Jesse Jackson’s American Screed

Rev. Jesse Jackson Sr. thinks America is going to hell in a hand basket.

  • “Some Americans seem to believe that we have done enough to achieve justice.”
  • “A decade ago there were 40 million uninsured people. Today the number is closer to 50 million.”
  • “There is greater income inequality and more poverty.”
  • “Average Americans have lost trillions of dollars in family wealth….”
  • “Our incarceration rate continues to grow….”
  • “Fewer boys are finishing college and …”
  • “… the rate at which we produce engineers is dropping.”
  • “We rank lower in health outcomes than much poorer nations.”
  • “Racial profiling, abuse of prosecutorial discretion, excessive use of police force, runaway juries, disparate sentencing and selective prosecution are generally accepted as normal, not exceptional.”
  • “… too much race discrimination lurks in our work places.”
  • “Instead of looking at our immigrant population as a strength to be cultivated, we ignore, or pander to them.”
  • “Our civil rights apparatus is fraying. There is a trend away from joining and supporting organizations – churches, unions, and civil rights organizations.”
  • “Perhaps the most disturbing trend is away from the universal franchise. The right to vote secures every other right. We are encountering stiff headwinds that threaten to undermine democracy itself. Despite “Citizens United”, money is not speech.”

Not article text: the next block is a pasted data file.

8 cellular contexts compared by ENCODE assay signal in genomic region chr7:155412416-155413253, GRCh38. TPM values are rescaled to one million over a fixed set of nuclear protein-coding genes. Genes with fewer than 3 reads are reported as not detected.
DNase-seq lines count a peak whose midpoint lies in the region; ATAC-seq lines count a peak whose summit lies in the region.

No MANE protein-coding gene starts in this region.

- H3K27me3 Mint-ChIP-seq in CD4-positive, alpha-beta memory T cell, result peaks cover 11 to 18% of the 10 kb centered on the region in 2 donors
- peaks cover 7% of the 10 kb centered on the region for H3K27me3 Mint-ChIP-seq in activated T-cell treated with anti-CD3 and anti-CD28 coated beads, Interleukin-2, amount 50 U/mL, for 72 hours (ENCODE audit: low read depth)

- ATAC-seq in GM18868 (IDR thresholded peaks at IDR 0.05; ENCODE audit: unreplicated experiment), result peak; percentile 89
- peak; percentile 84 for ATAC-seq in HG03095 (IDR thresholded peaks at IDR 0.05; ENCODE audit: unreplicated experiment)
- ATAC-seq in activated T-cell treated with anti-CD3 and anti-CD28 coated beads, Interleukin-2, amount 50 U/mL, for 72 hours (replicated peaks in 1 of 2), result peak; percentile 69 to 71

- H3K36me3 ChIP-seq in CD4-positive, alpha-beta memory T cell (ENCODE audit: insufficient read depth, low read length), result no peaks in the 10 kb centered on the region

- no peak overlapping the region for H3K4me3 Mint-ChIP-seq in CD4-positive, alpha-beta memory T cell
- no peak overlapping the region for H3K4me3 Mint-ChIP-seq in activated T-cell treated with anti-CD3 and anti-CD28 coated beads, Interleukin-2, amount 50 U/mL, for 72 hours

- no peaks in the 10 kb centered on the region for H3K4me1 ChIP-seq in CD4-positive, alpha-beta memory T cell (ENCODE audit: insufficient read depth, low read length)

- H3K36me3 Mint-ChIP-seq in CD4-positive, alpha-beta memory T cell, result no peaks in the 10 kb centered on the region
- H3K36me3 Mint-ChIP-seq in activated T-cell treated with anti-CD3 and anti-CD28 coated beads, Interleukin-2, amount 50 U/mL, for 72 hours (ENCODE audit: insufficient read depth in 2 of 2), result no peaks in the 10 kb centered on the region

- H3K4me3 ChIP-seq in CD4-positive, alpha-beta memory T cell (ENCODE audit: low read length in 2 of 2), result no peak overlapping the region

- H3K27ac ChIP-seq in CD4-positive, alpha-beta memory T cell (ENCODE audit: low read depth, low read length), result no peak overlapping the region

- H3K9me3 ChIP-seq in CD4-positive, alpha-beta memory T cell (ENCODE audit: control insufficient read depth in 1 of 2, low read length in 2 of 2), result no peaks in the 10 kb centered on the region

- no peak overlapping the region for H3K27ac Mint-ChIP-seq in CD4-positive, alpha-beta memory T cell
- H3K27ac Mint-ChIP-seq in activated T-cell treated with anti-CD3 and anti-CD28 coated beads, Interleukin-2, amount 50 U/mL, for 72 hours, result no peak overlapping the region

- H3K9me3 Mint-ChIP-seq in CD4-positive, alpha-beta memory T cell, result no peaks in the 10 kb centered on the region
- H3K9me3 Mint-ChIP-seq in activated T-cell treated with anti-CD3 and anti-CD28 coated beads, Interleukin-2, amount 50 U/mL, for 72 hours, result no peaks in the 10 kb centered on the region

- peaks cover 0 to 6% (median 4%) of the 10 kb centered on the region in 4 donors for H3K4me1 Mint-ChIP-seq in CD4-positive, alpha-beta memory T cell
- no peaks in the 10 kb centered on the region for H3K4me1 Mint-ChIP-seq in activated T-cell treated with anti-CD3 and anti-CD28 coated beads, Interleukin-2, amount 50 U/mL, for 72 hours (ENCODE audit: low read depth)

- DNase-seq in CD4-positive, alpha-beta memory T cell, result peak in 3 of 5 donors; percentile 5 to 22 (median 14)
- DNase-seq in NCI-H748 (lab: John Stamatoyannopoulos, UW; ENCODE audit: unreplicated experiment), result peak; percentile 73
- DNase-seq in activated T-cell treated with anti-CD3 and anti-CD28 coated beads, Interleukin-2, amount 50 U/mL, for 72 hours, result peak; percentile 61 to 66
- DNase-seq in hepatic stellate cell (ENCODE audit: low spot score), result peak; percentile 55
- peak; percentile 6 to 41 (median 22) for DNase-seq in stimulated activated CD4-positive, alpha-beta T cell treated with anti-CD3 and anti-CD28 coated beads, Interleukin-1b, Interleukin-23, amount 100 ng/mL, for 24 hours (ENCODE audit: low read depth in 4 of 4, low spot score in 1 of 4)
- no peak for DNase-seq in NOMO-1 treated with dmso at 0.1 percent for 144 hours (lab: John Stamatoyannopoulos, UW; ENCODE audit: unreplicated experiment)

My goodness! If things are this bad after only four years of President Obama, how bad will they be after eight?

More troubling than Rev. Jackson’s list of particulars in his long indictment of his country is his officiously offensive assumption that his policy preferences represent “the high road” and that those of us who disagree with him “travel in the opposite direction and move the nation away from equal opportunity and justice,” that we are in effect un-American.

“Affirmative action is under attack,” he notes correctly, and his conclusion is even largely correct:

America is not a race, or a religion, color or language. America is built on a set of noble, but fragile premises: All men are created equal; one person-one vote; majority rule. It is these principles that make the American experiment work – undoing them could unravel the fabric of the nation.

What Jackson cannot comprehend is that those of us who attack affirmative action do so not because we reject but specifically because we affirm the “noble, but fragile” premise that all men are created equal, a premise traditionally expressed in that foundational principle of the American creed asserting that we have a right to be treated without regard to race, creed, or color. It is Jackson and those of like mind who have turned their backs on that principle.

Finally, but by no means least, Jackson, who built his reputation preaching personal responsibility, now positively disdains individual initiative and self-help. He points to a rising flood of misery and oppression but preaches that its victims should not learn to swim!

Rugged individualism is no substitute for institutional voices for justice and equality.

Noah built an ark to withstand the flood. Those who could swim died outside the ark. Those who could not swim survived inside the ark. Good swimmers can’t swim 40 days and 40 nights. We need strong institutional bulwarks to protect us from exclusion and prejudice.

Behold Jesse Jackson, the arketypical liberal.

Say What?